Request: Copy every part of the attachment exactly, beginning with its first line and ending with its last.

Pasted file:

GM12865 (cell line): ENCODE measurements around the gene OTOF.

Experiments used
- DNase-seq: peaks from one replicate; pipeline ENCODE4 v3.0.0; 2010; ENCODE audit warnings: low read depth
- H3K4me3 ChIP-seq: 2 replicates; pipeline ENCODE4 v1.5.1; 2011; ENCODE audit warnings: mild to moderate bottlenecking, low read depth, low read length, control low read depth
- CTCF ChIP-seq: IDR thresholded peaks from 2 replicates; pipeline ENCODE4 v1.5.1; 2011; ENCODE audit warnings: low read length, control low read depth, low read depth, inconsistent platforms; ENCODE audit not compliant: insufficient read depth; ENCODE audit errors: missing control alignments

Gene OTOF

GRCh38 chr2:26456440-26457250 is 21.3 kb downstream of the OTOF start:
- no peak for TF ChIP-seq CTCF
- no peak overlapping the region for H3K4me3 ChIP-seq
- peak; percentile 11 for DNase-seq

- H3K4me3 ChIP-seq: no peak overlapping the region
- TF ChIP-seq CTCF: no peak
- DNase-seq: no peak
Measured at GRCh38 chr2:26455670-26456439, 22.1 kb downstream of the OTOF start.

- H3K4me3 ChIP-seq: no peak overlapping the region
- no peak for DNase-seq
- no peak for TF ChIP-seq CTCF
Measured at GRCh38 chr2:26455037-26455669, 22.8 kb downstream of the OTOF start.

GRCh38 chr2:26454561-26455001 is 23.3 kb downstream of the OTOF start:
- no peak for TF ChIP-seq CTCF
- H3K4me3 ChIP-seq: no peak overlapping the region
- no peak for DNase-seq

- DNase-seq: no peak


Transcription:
GM12865 (cell line): ENCODE measurements around the gene OTOF.

Experiments used
- DNase-seq: peaks from one replicate; pipeline ENCODE4 v3.0.0; 2010; ENCODE audit warnings: low read depth
- H3K4me3 ChIP-seq: 2 replicates; pipeline ENCODE4 v1.5.1; 2011; ENCODE audit warnings: mild to moderate bottlenecking, low read depth, low read length, control low read depth
- CTCF ChIP-seq: IDR thresholded peaks from 2 replicates; pipeline ENCODE4 v1.5.1; 2011; ENCODE audit warnings: low read length, control low read depth, low read depth, inconsistent platforms; ENCODE audit not compliant: insufficient read depth; ENCODE audit errors: missing control alignments

Gene OTOF

GRCh38 chr2:26456440-26457250 is 21.3 kb downstream of the OTOF start:
- no peak for TF ChIP-seq CTCF
- no peak overlapping the region for H3K4me3 ChIP-seq
- peak; percentile 11 for DNase-seq

- H3K4me3 ChIP-seq: no peak overlapping the region
- TF ChIP-seq CTCF: no peak
- DNase-seq: no peak
Measured at GRCh38 chr2:26455670-26456439, 22.1 kb downstream of the OTOF start.

- H3K4me3 ChIP-seq: no peak overlapping the region
- no peak for DNase-seq
- no peak for TF ChIP-seq CTCF
Measured at GRCh38 chr2:26455037-26455669, 22.8 kb downstream of the OTOF start.

GRCh38 chr2:26454561-26455001 is 23.3 kb downstream of the OTOF start:
- no peak for TF ChIP-seq CTCF
- H3K4me3 ChIP-seq: no peak overlapping the region
- no peak for DNase-seq

- DNase-seq: no peak